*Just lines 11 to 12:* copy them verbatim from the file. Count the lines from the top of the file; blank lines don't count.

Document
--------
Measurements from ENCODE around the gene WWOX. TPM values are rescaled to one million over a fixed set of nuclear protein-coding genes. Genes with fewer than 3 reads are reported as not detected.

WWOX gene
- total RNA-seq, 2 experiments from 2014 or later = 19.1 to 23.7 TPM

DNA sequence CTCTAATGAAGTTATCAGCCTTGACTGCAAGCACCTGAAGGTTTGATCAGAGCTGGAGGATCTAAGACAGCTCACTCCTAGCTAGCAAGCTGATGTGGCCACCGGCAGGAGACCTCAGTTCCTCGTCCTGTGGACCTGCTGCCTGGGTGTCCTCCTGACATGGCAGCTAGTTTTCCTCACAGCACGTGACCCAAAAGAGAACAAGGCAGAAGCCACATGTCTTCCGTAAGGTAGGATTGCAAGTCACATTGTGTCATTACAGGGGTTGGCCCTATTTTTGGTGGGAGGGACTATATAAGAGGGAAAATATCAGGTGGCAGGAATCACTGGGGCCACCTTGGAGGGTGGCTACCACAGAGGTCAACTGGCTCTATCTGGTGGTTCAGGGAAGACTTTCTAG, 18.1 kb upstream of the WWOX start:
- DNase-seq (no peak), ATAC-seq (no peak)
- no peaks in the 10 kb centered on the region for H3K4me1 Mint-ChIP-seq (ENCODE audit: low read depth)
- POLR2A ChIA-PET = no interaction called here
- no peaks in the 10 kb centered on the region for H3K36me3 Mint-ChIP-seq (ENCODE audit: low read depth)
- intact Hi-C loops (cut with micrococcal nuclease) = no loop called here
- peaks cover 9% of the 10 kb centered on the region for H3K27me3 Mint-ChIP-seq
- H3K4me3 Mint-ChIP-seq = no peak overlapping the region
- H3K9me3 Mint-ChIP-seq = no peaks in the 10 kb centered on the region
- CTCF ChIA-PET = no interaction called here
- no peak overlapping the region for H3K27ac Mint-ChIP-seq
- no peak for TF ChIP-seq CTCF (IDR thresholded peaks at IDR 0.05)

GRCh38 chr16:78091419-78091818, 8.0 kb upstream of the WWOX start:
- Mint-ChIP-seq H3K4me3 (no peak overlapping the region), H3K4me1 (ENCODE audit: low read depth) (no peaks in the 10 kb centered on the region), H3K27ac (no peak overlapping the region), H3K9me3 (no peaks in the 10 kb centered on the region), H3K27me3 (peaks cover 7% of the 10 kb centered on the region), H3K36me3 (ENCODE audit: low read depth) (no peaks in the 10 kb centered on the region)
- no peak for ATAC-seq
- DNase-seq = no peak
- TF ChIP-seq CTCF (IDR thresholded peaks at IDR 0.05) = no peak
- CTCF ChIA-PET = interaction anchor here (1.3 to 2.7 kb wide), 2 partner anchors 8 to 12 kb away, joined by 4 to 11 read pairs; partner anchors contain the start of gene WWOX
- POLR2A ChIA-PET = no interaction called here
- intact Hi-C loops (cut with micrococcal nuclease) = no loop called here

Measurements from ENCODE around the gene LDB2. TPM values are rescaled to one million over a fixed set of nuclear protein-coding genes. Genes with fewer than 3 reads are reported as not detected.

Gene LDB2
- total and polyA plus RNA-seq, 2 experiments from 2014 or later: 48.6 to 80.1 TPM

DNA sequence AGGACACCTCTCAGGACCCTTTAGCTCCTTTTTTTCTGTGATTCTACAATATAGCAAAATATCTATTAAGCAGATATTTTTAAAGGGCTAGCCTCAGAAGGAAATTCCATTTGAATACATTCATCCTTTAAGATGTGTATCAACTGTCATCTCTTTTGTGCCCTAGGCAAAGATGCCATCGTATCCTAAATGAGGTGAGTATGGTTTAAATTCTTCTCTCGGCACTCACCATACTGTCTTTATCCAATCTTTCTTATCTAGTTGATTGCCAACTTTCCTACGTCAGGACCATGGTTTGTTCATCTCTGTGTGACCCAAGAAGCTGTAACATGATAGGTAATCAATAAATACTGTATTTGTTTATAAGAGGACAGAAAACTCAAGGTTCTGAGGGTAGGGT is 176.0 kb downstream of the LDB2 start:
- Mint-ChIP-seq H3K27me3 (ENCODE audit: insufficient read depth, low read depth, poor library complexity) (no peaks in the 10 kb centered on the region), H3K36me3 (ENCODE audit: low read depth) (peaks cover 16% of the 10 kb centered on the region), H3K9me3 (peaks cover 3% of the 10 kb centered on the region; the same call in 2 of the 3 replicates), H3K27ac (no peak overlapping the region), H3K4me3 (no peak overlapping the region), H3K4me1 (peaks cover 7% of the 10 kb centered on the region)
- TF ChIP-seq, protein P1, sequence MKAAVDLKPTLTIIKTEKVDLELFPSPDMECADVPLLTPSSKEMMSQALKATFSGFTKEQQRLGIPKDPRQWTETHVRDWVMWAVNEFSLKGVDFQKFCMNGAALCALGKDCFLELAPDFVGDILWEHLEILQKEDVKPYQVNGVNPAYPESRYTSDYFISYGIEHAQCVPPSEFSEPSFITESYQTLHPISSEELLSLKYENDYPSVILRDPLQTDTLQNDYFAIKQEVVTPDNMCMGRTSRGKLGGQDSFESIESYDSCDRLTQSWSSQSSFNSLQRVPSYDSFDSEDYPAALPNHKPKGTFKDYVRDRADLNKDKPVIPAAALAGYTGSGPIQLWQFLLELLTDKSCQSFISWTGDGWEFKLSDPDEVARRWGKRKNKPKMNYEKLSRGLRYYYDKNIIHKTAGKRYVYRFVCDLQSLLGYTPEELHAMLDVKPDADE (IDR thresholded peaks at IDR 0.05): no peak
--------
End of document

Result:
- H3K4me3 Mint-ChIP-seq = no peak overlapping the region
- H3K9me3 Mint-ChIP-seq = no peaks in the 10 kb centered on the region